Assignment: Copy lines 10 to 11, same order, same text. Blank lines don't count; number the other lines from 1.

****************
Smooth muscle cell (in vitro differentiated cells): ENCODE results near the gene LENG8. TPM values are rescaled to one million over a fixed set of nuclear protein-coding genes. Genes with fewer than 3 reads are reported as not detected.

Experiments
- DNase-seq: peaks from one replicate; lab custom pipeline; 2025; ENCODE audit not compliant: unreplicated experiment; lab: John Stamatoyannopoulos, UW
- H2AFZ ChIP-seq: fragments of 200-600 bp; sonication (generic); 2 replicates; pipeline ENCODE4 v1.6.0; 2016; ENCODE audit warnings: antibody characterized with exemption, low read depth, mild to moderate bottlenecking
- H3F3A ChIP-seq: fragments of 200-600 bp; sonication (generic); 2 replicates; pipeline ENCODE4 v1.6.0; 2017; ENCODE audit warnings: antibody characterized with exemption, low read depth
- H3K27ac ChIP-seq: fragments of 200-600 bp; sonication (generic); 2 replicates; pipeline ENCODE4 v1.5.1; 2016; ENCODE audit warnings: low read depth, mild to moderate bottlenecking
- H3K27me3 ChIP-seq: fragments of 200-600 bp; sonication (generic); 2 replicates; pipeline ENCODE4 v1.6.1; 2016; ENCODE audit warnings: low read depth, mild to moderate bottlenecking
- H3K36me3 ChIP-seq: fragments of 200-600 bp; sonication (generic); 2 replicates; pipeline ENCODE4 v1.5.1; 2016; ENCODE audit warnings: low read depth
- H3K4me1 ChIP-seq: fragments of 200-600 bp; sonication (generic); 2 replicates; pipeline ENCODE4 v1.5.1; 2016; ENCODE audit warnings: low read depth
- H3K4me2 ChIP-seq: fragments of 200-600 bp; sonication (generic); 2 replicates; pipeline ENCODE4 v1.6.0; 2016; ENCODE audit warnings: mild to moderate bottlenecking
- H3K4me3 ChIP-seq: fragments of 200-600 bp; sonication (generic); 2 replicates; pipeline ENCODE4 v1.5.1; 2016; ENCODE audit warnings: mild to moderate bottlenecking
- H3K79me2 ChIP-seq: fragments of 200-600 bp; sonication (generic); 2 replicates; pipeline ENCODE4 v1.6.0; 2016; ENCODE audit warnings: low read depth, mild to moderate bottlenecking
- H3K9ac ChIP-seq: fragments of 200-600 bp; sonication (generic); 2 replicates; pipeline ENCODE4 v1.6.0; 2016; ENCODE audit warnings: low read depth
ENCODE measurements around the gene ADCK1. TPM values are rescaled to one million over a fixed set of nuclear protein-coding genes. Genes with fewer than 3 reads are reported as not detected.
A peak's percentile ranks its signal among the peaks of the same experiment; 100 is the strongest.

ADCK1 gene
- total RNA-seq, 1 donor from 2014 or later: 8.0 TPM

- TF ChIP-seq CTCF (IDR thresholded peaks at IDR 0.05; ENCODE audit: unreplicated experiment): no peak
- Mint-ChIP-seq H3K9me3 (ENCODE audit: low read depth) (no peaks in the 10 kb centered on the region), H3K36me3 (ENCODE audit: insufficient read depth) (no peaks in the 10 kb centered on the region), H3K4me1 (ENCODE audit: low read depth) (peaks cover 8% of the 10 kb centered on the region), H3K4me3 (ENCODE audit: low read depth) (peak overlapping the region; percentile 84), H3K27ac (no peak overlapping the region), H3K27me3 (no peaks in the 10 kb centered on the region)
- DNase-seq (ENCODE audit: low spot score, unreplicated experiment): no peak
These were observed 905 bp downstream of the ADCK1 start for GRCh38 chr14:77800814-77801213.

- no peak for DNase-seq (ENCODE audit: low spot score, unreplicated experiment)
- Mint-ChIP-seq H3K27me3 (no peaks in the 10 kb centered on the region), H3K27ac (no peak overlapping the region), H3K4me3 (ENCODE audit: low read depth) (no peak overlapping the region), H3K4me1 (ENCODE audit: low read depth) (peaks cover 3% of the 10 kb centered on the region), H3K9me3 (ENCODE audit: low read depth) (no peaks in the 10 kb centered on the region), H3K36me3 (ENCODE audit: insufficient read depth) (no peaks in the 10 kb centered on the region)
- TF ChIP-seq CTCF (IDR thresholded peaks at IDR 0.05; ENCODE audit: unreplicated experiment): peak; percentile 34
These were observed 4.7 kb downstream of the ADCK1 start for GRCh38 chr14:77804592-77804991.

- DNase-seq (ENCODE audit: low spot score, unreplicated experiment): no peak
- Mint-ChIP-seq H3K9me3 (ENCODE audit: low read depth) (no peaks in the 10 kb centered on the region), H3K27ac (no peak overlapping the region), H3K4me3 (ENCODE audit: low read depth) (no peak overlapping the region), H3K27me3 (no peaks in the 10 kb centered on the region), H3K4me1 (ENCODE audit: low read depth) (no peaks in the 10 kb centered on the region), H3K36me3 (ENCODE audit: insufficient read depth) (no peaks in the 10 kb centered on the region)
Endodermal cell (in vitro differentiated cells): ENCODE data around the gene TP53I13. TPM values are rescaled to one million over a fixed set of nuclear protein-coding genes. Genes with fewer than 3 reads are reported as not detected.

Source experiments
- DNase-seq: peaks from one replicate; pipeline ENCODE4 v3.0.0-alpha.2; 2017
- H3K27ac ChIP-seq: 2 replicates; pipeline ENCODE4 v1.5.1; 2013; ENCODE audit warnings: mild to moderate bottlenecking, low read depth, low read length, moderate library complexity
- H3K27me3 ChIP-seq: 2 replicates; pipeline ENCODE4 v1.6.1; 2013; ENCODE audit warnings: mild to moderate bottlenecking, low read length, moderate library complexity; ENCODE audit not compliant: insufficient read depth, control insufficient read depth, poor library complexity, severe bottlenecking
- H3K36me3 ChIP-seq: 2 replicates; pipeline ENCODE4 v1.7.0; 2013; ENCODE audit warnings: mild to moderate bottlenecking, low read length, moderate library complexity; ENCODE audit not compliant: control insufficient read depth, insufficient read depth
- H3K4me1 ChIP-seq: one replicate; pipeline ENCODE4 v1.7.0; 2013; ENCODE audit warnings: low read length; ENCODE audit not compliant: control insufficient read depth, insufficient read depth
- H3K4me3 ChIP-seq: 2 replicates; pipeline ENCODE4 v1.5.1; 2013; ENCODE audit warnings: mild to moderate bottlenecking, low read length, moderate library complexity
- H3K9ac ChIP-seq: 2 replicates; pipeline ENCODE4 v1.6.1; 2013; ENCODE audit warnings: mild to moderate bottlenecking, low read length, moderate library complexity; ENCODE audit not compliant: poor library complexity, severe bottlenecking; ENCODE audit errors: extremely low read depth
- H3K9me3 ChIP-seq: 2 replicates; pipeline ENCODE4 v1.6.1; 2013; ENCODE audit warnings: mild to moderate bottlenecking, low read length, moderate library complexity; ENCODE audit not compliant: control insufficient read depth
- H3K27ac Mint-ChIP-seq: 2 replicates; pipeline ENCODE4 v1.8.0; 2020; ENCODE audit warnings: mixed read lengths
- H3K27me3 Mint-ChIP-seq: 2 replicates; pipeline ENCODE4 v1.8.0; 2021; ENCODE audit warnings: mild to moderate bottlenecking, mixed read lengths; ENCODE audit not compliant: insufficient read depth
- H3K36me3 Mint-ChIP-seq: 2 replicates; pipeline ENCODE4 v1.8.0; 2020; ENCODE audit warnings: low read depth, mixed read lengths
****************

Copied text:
- H3K4me2 ChIP-seq: fragments of 200-600 bp; sonication (generic); 2 replicates; pipeline ENCODE4 v1.6.0; 2016; ENCODE audit warnings: mild to moderate bottlenecking
- H3K4me3 ChIP-seq: fragments of 200-600 bp; sonication (generic); 2 replicates; pipeline ENCODE4 v1.5.1; 2016; ENCODE audit warnings: mild to moderate bottlenecking